rhetorical analysis how to analyze an author’s rhetoric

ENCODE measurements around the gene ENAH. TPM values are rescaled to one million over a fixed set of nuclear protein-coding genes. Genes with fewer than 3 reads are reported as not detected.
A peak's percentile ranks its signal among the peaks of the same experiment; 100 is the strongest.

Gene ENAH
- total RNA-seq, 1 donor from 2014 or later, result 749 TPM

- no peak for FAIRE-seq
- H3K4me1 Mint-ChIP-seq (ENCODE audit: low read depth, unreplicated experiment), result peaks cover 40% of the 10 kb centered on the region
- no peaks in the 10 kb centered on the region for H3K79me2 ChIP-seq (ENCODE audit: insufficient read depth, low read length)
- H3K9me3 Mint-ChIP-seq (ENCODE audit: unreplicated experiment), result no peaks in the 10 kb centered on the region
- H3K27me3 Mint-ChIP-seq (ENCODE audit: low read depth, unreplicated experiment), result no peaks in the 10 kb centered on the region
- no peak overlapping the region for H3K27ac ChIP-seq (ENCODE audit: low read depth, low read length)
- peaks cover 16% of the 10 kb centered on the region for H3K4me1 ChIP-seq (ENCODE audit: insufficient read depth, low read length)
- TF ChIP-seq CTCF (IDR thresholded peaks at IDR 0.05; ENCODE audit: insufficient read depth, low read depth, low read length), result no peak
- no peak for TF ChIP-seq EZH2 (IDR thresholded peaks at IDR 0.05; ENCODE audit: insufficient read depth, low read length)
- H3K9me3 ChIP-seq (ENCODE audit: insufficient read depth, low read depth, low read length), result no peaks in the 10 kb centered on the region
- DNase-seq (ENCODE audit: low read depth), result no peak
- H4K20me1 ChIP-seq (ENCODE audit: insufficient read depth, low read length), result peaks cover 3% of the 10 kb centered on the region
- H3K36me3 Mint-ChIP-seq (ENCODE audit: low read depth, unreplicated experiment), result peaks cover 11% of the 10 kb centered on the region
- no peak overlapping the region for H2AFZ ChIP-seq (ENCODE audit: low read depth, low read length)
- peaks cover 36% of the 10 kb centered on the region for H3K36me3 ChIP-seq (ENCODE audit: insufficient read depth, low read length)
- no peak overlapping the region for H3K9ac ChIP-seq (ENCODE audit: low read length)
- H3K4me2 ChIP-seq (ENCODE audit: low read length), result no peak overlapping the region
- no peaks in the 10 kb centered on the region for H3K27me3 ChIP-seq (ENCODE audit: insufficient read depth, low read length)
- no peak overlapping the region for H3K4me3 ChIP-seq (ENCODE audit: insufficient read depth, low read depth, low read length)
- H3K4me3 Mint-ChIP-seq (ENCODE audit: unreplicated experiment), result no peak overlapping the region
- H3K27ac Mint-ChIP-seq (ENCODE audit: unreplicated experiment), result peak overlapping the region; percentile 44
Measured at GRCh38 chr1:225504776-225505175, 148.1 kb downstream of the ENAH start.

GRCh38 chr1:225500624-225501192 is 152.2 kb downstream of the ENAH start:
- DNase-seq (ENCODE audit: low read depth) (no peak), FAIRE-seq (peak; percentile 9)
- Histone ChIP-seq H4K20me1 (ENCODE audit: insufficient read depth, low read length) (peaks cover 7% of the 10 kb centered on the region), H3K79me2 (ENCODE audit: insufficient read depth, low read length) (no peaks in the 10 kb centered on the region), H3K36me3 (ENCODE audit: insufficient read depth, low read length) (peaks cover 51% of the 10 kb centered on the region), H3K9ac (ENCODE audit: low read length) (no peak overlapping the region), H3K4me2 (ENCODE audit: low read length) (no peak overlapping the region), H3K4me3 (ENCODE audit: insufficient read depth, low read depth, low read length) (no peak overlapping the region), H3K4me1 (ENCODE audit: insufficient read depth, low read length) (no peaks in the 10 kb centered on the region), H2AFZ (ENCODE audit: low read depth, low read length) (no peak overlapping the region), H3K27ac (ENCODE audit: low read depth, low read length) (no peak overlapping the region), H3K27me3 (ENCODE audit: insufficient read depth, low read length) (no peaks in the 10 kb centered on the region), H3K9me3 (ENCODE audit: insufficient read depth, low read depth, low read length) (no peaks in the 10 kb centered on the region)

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Rhetorical Analysis How to analyze an authors rhetoric Slide 2 What is rhetorical analysis? Rhetoric: language Rhetoric: language Analysis: method of studying the nature of something or of determining its essential features and their relations Analysis: method of studying the nature of something or of determining its essential features and their relationsnature of something or of determining its essential features and their relationsnature of something or of determining its essential features and their relations Sorhetorical analysis is, simply put, studying the nature of an authors language. Sorhetorical analysis is, simply put, studying the nature of an authors language. Slide 3 No, really, what is rhetorical analysis? No, really, what is rhetorical analysis? Each time an author puts pen to paper, he has a purpose. He has a goal he wants to achieve. Each time an author puts pen to paper, he has a purpose. He has a goal he wants to achieve. With rhetorical analysis, we first have to figure out what the authors purpose was when he wrote his work. With rhetorical analysis, we first have to figure out what the authors purpose was when he wrote his work. Once we determine his purpose, then we look at the language he uses to achieve that purpose. HOW did he use language to achieve that purpose. Once we determine his purpose, then we look at the language he uses to achieve that purpose. HOW did he use language to achieve that purpose. Slide 4 So, rhetorical analysis is. HOW an author uses language to achieve his purpose. HOW an author uses language to achieve his purpose. Slide 5 But how do I explain that in an essay?? When youre looking at a piece of writing and youre asked to analyze the rhetoric, there are several things you need to consider about the language. When youre looking at a piece of writing and youre asked to analyze the rhetoric, there are several things you need to consider about the language. Slide 6 Diction Word choice. Word choice. What words did the author use? What words did the author use? How did he use them? How did he use them? Slide 7 Diction: Connotation vs. Denotation Connotation: the implied meaning of a word Connotation: the implied meaning of a word Denotation: the literal meaning of a word Denotation: the literal meaning of a word Examples: happy vs. ecstatic vs. joyful Examples: happy vs. ecstatic vs. joyful Sad vs. devastated vs. sorrowful vs. depressed Sad vs. devastated vs. sorrowful vs. depressed Angry vs. furious vs. irritated Angry vs. furious vs. irritated Slide 8 Diction: Abstract vs. concrete Concrete: tangible Concrete: tangible Abstract: intangible Abstract: intangible Examples: Examples: Abstract: education, justice, freedom Abstract: education, justice, freedom Concrete: books, jail cell, Declaration of Independence Concrete: books, jail cell, Declaration of Independence Slide 9 Diction: General vs. Specific General: the author might refer to freedom in general or life in general, etc. General: the author might refer to freedom in general or life in general, etc. Specific: the author might refer to a specific instance when someones freedom was taken away or to a specific time in his life. Specific: the author might refer to a specific instance when someones freedom was taken away or to a specific time in his life. Slide 10 Tone The attitude of the writer towards his subject and/or audience. The attitude of the writer towards his subject and/or audience. Words like accusatory, bitter, sincere.these are tone words; they describe an authors attitude. When you write about tone, you MUST go deeper than simply stating, the authors tone is happy. How do you know? Whats he happy about? Why? How does he convey this? How does it accomplish his purpose? Words like accusatory, bitter, sincere.these are tone words; they describe an authors attitude. When you write about tone, you MUST go deeper than simply stating, the authors tone is happy. How do you know? Whats he happy about? Why? How does he convey this? How does it accomplish his purpose? Slide 11 Syntax Whereas diction is an authors choice of words, syntax is how the author puts those words together and the punctuation he uses to emphasize his word choice. Whereas diction is an authors choice of words, syntax is how the author puts those words together and the punctuation he uses to emphasize his word choice. Think Yoda. If you watch Star Wars, you will notice Yoda rearranges words: Jedi you are, instead of you are a Jedi. Think Yoda. If you watch Star Wars, you will notice Yoda rearranges words: Jedi you are, instead of you are a Jedi. Why does an author put words together in a certain way? Why is there a comma here or an exclamation point there? Why does an author put words together in a certain way? Why is there a comma here or an exclamation point there? Why is this sentence short and this one long? Why is this sentence short and this one long? Slide 12 Think of it this way When you begin a conversation with someone, you have a specific purpose for that conversation. When you begin a conversation with someone, you have a specific purpose for that conversation. If you want to ask your parents to buy you something or allow you to go somewhere, you have a reason for your word choice, your tone, your syntax. If you want to ask your parents to buy you something or allow you to go somewhere, you have a reason for your word choice, your tone, your syntax. If you want your friend to do you a favor, your word choice, your tone, your syntax will be different from the choices you made when speaking to your parents. If you want your friend to do you a favor, your word choice, your tone, your syntax will be different from the choices you made when speaking to your parents.

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